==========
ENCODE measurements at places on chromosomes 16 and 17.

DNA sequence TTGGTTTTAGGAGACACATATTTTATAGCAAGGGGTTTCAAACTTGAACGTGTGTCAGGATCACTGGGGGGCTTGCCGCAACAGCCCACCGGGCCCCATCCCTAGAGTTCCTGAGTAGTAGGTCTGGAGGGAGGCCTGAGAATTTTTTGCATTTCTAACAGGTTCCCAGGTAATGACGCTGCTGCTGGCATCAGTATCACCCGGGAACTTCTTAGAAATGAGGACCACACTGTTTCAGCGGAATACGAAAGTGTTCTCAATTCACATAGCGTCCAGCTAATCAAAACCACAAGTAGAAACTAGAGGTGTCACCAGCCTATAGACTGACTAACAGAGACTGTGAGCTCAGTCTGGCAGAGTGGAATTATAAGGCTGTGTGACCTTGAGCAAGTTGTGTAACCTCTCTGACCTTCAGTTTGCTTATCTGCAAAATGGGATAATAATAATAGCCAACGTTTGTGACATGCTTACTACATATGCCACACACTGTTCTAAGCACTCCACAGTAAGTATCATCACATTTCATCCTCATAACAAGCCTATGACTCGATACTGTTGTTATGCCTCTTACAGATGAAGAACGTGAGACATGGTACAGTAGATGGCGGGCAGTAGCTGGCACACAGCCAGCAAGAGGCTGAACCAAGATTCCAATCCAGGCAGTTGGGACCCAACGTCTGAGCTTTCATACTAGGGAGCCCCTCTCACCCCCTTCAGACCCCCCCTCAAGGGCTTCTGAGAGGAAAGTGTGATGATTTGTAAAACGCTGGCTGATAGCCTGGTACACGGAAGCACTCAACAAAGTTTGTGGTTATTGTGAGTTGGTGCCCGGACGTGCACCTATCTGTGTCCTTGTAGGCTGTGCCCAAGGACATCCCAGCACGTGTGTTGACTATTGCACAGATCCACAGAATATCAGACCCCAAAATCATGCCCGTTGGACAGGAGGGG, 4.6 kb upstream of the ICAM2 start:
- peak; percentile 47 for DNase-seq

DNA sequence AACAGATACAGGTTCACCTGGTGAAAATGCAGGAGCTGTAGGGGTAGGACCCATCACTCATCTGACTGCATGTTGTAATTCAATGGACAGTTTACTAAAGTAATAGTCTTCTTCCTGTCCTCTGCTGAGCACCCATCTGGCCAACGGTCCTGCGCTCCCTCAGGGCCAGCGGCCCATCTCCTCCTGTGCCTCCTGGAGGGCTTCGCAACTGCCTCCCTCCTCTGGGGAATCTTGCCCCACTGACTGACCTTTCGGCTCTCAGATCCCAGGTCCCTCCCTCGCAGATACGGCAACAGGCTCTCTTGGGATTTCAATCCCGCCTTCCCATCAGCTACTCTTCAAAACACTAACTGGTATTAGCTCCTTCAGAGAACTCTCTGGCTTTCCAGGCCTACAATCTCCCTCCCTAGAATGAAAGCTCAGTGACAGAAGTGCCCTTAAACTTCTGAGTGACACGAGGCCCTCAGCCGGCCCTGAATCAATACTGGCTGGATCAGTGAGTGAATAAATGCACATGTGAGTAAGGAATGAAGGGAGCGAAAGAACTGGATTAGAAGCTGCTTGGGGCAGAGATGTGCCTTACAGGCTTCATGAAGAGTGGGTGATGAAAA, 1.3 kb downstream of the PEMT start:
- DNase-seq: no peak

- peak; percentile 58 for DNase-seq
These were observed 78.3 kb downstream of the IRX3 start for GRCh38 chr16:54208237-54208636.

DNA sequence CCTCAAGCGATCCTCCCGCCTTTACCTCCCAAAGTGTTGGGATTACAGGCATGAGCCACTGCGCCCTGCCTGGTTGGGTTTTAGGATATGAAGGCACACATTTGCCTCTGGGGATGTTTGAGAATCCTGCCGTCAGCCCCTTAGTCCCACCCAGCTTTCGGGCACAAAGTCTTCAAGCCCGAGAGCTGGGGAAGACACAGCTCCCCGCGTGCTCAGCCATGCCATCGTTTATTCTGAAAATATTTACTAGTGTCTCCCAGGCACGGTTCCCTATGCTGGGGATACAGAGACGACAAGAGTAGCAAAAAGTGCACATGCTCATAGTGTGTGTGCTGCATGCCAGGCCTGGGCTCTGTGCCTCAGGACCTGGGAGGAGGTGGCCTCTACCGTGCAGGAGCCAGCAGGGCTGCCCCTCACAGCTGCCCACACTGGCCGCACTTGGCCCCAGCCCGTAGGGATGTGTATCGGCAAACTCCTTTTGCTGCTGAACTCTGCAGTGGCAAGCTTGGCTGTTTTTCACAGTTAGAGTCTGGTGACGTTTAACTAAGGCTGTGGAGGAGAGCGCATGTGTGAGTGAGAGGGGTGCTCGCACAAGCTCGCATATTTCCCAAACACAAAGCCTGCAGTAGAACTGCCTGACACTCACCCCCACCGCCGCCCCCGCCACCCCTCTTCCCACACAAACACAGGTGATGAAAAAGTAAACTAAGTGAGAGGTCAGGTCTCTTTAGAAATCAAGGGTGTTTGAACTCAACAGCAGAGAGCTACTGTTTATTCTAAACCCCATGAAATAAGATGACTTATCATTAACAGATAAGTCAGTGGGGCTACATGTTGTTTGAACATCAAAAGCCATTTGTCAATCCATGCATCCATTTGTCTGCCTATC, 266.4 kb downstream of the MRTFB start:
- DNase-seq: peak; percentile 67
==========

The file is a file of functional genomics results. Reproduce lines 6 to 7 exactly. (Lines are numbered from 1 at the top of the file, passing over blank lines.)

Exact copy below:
- peak; percentile 58 for DNase-seq
These were observed 78.3 kb downstream of the IRX3 start for GRCh38 chr16:54208237-54208636.